Featured Blu-ray Review - The Jack Ryan Collection
The Jack Ryan franchise is a strange one. There have been four films so far, with a fifth on the way, and during that time, four different actors will have played the titular role. Jack Ryan: Shadow Recruit hits theaters in mid-January, so it is a perfect time to release the four earlier movies on a Blu-ray box set. (Or to be more accurate, re-release the 2008 Blu-rays in one box set.) How many of these earlier films are worth checking out? And is the box set good value?
The film takes place near the end of the Cold War in 1984. The Russians are launching a new submarine, the Red October, and the Americans and the British are worried because its not only bigger than the previous Typhoon, but it appears to be equipped with some technology the Americans and British are unfamiliar with. Jack Ryan is brought in by Admiral James Greer to lead the investigation into this new submarine. Dr. Skip Tyler, a friend of Jack's and an expert in submarines, thinks the new feature is a caterpillar drive, magneto-hydrodynamic propulsion. As Tyler explains it, a jet engine for underwater. It would be so silent that sonar wouldn't be able to detect it, and if they did, it wouldn't sound like a sub. If this technology works, it will tip the balance of the cold war in Russia's favor.
At the same time, we look in on the Red October and its captain, Captain 1st Rank Marko Aleksandrovich Ramius, a politically connected officer who has captained the first ship in every new line of submarines for a decade. He and the political officer, Ivan Putin, open their official orders. They are to meet up with Captain Tupolev of the V.K. Konovalov, who will hunt the Red October to test the effectiveness of the caterpillar drive. Putin asks to post the orders to the crew, but when he rises to do so, Ramius grabs him and slams his neck into the table killing him making it look like he slipped on tea. He then begins to burn the orders and replacing them with ones he brought with him before calling the ship's doctor, who declares the death an accident. Despite this tragedy, Captain Ramius continues on following the new orders and heads to the east coast of North America.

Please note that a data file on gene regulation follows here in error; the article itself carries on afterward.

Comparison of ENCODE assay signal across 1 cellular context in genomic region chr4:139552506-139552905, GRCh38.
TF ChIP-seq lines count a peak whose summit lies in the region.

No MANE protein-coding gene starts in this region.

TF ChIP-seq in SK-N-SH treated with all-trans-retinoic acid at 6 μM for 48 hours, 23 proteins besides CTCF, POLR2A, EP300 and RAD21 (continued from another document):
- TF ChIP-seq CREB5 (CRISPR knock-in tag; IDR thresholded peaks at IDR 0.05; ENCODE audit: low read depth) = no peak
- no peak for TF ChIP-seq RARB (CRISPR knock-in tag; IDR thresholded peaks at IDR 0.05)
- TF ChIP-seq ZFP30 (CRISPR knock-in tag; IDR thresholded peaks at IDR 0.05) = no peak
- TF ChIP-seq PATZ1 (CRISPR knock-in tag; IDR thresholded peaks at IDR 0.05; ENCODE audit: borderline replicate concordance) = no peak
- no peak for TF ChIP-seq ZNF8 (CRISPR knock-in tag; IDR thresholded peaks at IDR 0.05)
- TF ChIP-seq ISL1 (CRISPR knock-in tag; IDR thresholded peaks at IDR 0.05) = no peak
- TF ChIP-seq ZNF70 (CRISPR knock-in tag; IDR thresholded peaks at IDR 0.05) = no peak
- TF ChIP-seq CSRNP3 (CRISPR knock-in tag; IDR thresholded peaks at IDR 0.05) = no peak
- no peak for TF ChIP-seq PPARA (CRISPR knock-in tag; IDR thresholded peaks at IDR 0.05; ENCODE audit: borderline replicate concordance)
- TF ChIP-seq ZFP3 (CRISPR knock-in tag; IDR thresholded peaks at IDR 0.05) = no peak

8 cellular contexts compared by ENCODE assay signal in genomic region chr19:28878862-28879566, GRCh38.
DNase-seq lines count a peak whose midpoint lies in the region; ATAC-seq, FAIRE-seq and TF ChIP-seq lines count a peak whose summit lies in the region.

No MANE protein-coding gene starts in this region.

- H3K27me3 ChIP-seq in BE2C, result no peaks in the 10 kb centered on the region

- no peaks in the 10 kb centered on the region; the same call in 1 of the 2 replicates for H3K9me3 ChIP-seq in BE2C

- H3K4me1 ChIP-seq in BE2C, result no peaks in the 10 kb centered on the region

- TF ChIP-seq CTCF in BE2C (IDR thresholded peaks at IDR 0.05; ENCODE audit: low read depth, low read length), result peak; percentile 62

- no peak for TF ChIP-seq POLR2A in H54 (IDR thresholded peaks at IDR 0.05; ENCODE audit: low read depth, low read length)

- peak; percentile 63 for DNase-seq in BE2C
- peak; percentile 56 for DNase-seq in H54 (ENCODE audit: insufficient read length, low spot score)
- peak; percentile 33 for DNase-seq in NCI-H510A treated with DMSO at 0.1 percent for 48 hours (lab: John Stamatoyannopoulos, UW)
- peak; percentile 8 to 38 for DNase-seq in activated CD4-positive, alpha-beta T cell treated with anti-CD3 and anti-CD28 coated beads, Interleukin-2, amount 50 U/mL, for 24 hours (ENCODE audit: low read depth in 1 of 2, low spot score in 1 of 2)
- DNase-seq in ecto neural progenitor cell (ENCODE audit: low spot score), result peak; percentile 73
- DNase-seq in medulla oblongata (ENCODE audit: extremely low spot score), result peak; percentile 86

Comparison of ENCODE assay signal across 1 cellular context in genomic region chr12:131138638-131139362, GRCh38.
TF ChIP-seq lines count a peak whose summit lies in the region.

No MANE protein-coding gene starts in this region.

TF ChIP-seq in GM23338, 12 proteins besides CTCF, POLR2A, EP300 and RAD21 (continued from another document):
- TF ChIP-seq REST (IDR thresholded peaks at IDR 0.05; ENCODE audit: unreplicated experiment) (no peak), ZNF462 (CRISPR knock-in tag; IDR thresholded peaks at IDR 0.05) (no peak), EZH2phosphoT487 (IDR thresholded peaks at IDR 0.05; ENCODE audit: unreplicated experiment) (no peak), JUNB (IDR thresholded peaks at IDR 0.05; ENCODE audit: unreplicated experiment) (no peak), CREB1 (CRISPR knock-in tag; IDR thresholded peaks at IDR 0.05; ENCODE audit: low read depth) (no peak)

Shortly after that, and with practically the entire Russian Atlantic fleet activated, Jack Ryan is asked by Admiral James Greer to brief the American military leaders over this development. It is clear that the Red October is the most dangerous weapon the Russians have, but they are not clear as to why they made it. It could be a first strike weapon, or it could be designed to evade a first strike by the Americans, thus ensuring Russia would be able to respond. There's even worse news, as the Americans intercepted Russian orders. The fleet has been activated not to engage NATO, but to sink the Red October. All the evidence points to Ramius going rogue and starting World War III. However, Jack Ryan has another theory. Ramius is trying to defect. Ramius isn't actually Russian, but was born in Lithuania. He is in the perfect position to choose his crew, ones loyal to his plan. It is the one-year anniversary of the death of his wife and he had no children to leave behind.
With that, Jack Ryan is sent out to sea to see if he can prove his theory and he only has four days, because that's when the Red October will be within range to fire its missiles.